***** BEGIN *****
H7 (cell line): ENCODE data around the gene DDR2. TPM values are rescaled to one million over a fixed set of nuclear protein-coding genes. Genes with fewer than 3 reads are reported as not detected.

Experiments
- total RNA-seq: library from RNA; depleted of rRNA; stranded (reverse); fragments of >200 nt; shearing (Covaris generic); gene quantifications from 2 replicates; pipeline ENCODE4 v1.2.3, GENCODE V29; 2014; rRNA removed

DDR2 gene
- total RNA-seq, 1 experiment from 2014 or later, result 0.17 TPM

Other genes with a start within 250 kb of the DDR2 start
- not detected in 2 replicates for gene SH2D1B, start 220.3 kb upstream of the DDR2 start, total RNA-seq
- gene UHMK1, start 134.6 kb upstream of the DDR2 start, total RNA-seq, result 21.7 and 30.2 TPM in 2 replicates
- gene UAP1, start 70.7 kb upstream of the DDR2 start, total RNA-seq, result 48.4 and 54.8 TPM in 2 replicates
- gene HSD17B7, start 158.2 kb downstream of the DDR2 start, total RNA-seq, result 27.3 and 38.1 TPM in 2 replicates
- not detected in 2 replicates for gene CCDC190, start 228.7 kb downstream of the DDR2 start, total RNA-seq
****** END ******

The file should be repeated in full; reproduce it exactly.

H7 (cell line): ENCODE data around the gene DDR2. TPM values are rescaled to one million over a fixed set of nuclear protein-coding genes. Genes with fewer than 3 reads are reported as not detected.

Experiments
- total RNA-seq: library from RNA; depleted of rRNA; stranded (reverse); fragments of >200 nt; shearing (Covaris generic); gene quantifications from 2 replicates; pipeline ENCODE4 v1.2.3, GENCODE V29; 2014; rRNA removed

DDR2 gene
- total RNA-seq, 1 experiment from 2014 or later, result 0.17 TPM

Other genes with a start within 250 kb of the DDR2 start
- not detected in 2 replicates for gene SH2D1B, start 220.3 kb upstream of the DDR2 start, total RNA-seq
- gene UHMK1, start 134.6 kb upstream of the DDR2 start, total RNA-seq, result 21.7 and 30.2 TPM in 2 replicates
- gene UAP1, start 70.7 kb upstream of the DDR2 start, total RNA-seq, result 48.4 and 54.8 TPM in 2 replicates
- gene HSD17B7, start 158.2 kb downstream of the DDR2 start, total RNA-seq, result 27.3 and 38.1 TPM in 2 replicates
- not detected in 2 replicates for gene CCDC190, start 228.7 kb downstream of the DDR2 start, total RNA-seq